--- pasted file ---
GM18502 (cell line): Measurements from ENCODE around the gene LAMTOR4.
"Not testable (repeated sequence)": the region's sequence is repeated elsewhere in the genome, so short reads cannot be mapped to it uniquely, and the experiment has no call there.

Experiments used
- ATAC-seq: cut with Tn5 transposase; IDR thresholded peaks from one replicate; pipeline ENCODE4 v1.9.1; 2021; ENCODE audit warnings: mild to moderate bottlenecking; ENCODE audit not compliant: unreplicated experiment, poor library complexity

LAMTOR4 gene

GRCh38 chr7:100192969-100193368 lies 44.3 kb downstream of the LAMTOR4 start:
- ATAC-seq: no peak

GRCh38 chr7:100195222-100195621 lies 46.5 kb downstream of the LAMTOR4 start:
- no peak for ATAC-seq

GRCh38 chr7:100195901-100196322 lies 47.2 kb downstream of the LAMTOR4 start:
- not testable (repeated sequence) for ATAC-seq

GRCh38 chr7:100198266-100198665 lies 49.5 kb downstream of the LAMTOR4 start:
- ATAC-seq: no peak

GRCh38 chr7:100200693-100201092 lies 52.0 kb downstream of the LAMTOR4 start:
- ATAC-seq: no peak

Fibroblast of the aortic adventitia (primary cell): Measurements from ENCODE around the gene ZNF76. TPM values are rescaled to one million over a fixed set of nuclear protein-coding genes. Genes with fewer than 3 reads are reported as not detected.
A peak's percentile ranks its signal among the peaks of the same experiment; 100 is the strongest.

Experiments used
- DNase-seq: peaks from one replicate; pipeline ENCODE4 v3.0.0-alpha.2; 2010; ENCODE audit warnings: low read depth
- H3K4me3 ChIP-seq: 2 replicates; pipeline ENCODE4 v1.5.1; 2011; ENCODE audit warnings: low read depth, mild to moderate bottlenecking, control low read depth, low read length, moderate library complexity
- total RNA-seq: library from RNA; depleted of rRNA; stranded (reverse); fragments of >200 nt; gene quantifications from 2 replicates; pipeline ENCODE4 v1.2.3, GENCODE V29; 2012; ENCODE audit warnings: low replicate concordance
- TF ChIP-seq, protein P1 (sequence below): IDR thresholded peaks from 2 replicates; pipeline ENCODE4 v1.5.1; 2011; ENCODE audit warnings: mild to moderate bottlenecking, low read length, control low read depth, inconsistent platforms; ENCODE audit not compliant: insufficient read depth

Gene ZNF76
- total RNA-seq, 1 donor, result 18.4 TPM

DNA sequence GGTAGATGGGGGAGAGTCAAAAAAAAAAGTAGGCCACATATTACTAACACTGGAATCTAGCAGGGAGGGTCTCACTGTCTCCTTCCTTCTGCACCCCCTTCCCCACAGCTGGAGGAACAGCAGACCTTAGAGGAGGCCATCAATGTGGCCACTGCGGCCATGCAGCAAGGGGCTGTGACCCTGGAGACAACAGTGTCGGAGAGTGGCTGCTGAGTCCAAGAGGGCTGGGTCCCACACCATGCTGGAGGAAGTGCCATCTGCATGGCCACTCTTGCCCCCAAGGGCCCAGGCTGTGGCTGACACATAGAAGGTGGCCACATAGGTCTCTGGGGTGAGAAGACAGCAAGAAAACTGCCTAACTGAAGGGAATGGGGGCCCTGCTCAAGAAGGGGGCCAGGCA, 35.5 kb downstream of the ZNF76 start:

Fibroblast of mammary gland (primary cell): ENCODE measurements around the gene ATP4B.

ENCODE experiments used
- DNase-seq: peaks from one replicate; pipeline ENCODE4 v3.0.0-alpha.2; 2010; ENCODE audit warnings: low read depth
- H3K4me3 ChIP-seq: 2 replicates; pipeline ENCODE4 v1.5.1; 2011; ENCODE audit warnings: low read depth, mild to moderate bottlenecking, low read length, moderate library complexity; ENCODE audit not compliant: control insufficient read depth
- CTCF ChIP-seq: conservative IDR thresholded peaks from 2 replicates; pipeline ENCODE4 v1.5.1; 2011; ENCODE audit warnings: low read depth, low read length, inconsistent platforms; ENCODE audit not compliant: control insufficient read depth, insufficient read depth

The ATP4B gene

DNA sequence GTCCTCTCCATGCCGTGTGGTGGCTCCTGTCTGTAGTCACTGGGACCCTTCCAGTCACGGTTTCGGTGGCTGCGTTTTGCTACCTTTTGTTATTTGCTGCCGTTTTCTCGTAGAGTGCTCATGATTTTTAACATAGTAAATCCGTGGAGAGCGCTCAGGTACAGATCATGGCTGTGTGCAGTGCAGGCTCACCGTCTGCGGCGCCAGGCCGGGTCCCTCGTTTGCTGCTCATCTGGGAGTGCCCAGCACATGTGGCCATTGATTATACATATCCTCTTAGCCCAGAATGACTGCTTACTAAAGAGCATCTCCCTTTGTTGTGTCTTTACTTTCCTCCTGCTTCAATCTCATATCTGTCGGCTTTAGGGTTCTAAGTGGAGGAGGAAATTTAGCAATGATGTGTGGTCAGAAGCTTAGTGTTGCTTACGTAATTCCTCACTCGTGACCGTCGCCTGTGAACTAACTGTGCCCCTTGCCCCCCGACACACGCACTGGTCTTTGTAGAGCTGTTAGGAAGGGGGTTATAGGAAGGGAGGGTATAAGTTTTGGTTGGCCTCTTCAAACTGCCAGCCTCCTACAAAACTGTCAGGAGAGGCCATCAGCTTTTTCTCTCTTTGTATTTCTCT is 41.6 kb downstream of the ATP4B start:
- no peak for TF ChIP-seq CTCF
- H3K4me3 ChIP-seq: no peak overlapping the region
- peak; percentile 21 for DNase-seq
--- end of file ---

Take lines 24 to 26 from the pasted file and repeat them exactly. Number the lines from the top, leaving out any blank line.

- total RNA-seq, 1 donor, result 18.4 TPM

DNA sequence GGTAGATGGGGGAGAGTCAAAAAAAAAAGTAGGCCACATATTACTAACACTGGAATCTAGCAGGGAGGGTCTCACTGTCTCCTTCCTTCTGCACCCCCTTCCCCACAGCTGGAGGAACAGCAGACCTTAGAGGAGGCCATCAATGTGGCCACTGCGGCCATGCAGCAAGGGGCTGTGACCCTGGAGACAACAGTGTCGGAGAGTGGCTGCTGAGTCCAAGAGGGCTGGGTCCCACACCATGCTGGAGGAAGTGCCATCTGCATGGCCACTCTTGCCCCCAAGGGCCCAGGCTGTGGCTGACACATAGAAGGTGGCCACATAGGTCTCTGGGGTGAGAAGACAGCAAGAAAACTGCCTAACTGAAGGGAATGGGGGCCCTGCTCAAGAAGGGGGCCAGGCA, 35.5 kb downstream of the ZNF76 start:

Fibroblast of mammary gland (primary cell): ENCODE measurements around the gene ATP4B.